The color you see in an egg yolk comes from the diet of the hen; she does not synthesize any yolk color herself. The color in poultry diets is mostly from yellow corn. Other common ingredients with color in your feed may be alfalfa meal, corn gluten meal, and distillers grains. Birds fed diets with barley, wheat, and sorghum lay eggs with pale yolks since they do not have much of the yellow pigment called xanthophyll. All yolk color in feed must come from natural sources which may include specialty feed ingredients such as marigold meal or oil, yellow yeast, etc. Adding color to darken egg yolks can be costly.
If your small flock has access to lush, rapidly growing green vegetation, this will also add a deeper color to your yolks. Notice that it must be lush and green because the birds won’t normally consume mature and stemmy vegetation. If your birds are running free in a large outdoor pen without any green vegetation, then the birds are not getting yolk color other than from their feed because exercise and outdoor access does not affect yolk pigmentation. Birds kept in the same outdoor pen all year will soon eliminate most vegetation, which also is dormant during winter, so color intake may vary throughout the year. What does this tell you about egg pigmentation from pastured hens, where there is no “pasture”?
Yolk color does not mean the birds are organic. The intensity doesn’t mean they get more sunlight. It’s not really breed‐related either. Bugs and worms have no effect on yolk color. And it surprises a lot of people when they learn that yolk color has about zero effect on nutrition. However, some eggs with intensified yolk color will certainly add more lutein and omega 3 fats to your diet if the birds were given specialty diets with these ingredients. Lutein helps night vision which diminishes with age, and the omega 3 fats influence heart health. Some consumers claim yolk color to be a taste criterion, but most data shows this not to be true. Or they claim that the darker eggs came from healthier hens although bird health is not connected to darker yolks. Store‐ bought eggs may have just as intensely colored yolks as the eggs from small flocks. Egg freshness is not related to intensity, either. However, if you allow an egg to sit in a cooler for many weeks, the freshness will decrease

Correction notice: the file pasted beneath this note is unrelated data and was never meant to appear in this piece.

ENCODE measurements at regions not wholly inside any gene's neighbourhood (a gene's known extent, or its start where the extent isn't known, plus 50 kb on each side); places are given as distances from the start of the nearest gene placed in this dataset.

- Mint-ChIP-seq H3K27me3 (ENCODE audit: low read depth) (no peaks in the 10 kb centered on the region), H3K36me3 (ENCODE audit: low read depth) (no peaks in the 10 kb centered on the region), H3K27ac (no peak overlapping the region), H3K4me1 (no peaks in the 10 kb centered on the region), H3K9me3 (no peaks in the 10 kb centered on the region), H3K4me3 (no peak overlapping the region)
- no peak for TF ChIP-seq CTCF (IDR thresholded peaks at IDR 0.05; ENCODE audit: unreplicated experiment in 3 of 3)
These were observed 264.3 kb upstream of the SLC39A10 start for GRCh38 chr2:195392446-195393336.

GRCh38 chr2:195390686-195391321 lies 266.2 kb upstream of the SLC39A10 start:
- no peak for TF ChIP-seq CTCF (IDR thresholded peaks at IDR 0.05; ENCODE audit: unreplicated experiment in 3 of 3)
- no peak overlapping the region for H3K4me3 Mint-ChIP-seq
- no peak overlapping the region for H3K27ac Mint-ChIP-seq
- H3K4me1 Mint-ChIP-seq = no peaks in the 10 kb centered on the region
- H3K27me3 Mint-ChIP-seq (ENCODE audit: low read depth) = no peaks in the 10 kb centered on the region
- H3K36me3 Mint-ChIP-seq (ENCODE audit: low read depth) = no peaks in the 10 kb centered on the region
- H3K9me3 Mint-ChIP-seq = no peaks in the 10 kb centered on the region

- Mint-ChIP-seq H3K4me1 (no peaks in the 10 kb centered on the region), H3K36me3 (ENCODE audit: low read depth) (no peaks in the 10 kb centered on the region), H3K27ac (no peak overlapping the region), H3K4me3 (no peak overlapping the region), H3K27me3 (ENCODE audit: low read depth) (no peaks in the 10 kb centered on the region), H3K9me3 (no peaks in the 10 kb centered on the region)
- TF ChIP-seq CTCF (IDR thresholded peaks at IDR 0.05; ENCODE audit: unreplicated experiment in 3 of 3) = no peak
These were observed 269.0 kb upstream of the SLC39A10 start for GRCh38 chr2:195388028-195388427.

as expected, but the yolk color may actually get darker! This is because the proteins in the yolk are settling out, allowing the pigments to appear darker.
So, what is the intensity of the yolk color from your eggs? Well, you can run a bunch of expensive chemical tests or use digital methods and find out more than you want to know. Or you can simply use a yolk color wheel (pictured) and compare them by eye!
Yolk color wheels or fans can be found in specialty poultry equipment catalogs, hatchery suppliers, and many sites on the internet. All you need to do is crack open an egg, then compare it to the wheel. The wheel has each intensity numbered so you can easily determine yolk color intensity. It’s easy and reliable and the wheel lasts almost forever if you keep it stored folded up and away from light.